England & Wales HR, workforce and communications, Technology

What would a digital champion do for your authority?


Yesterday I gave a speech based upon LGiU’s recent Going where the eyeballs are report at the GovDelivery User Conference – #GovD11 on Twitter. One of the recurring issues that came up throughout the day was the lack of clarity across departments as to how to make digital technology work best throughout a whole local authority.

One of the recommendations we make in Going were the eyeballs are is for councils to designate a digital champion who could run informal, shoulder-to-shoulder ‘surgery’ sessions with different people from different departments (even people outside the council?), share ideas and connect new networks of people together.

How would this work exactly? Well the best working example I know of is the Go ON – give an hour initiative being ran as part of the Race Online 2012 campaign. The concept of Go ON is simple –

“we want to encourage people who are confident users of the internet to be Digital Champions by using their skills to help others that aren’t online”.

I have therefore asked Natasha Innocent from Go ON to write a few paragraphs for this blog that explain the work they’re currently doing. Should anyone want to follow this up with Natasha, she can be contacted at natasha@raceonline2012.org.


The Liverpool digital champion network is supporting the aspiration of Liverpool to become a networked city.


Over 1,000 digital champions were recruited over the Give an Hour weekend of 29/30 October – which was a great start but with 25% of the population offline the City is aiming to recruit 5000 digital champions


Research indicates the main reason for being offline, other than affordability, (a big barrier for about 4 million people) is that people have not been convinced that there is anything in it for them. We have been telling them ‘to get online’ for the last 10 years without a clear benefits message, so, perhaps, this is not very surprising.


That’s why a local digital champion network, made up of local people from a wide range of walks of life who are willing to help family, friends, neighbours, colleagues or customers to take their first steps online by tailoring the introduction to the net on an individuals’ passions, information needs or showing how it could help them keep in touch with families and friends, is perhaps the best way of helping someone see the benefits of the web.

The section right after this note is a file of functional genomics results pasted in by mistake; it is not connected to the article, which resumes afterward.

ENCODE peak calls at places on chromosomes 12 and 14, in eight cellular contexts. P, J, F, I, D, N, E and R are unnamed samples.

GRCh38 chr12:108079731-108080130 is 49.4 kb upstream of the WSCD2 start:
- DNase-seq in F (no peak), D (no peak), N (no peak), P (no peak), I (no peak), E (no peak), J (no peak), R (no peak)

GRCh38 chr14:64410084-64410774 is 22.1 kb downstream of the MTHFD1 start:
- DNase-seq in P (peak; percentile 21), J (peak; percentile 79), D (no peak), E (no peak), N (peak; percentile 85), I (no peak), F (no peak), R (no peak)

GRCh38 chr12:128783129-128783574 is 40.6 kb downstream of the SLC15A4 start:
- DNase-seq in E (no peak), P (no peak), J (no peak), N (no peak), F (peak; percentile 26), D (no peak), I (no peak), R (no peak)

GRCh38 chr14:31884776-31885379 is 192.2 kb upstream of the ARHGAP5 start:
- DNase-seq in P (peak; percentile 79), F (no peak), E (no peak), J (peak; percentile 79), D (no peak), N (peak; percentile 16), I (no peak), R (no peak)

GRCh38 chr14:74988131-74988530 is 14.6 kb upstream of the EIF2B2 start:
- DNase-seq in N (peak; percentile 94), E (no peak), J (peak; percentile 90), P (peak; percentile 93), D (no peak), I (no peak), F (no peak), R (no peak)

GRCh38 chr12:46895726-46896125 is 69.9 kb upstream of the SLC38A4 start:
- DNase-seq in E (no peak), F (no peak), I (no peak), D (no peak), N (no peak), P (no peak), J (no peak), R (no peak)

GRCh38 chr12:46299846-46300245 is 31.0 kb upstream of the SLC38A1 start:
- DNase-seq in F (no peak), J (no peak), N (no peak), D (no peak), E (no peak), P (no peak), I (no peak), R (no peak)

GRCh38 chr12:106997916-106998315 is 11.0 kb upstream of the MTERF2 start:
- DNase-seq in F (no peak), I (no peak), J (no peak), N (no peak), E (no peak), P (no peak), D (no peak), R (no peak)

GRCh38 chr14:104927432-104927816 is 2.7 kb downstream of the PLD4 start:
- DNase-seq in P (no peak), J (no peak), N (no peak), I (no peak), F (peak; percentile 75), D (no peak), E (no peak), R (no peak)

A one to one introduction to the net by a trusted intermediary is perhaps the most effective way of encouraging someone to recognise that being online might be worthwhile.


Digital champions can help to introduce and get someone started online from a whole range of situations – we are encouraging everyone to join in because we will only reach big numbers by broadening the approach – a few examples of different types of  digital champions include


  • Merseyside police recruiting digital champions to support older people to feel confident about reporting crime online.
  • Digital Champion Liverpool cabbies using the Liverpool App on ipads in their cabs to show people they can access information about opening hours for example, or make bookings online. A real hook for someone looking to find out information about he city there and then.
  • Digital champions in Brighton libraries are supporting people to go online so that they can access council and government services.
  • Digital champions recruited by the Liverpool chamber of commerce are helping to increase free public wifi access by providing wifi access in reception areas or pledging to ensure all their workforce from cleaner up to MD are offered support to gain digital skills.
  • Digital champion school children in Notre Dame School are pledging to support their grandparent, or older offline family member, to go online for the first time


As you can see from the examples above the network is a broad one and we will be working with Liverpool over the next 6 months to learn lessons on how to ensure the network remains active and engaged.


A number of Go ON places have developed Facebook pages to provide local digital champions with a forum where they can get in touch with each other; share ideas and arrange specific events and campaigns.

GoONitsliverpool is an example other people could borrow to get their own Go ON place started.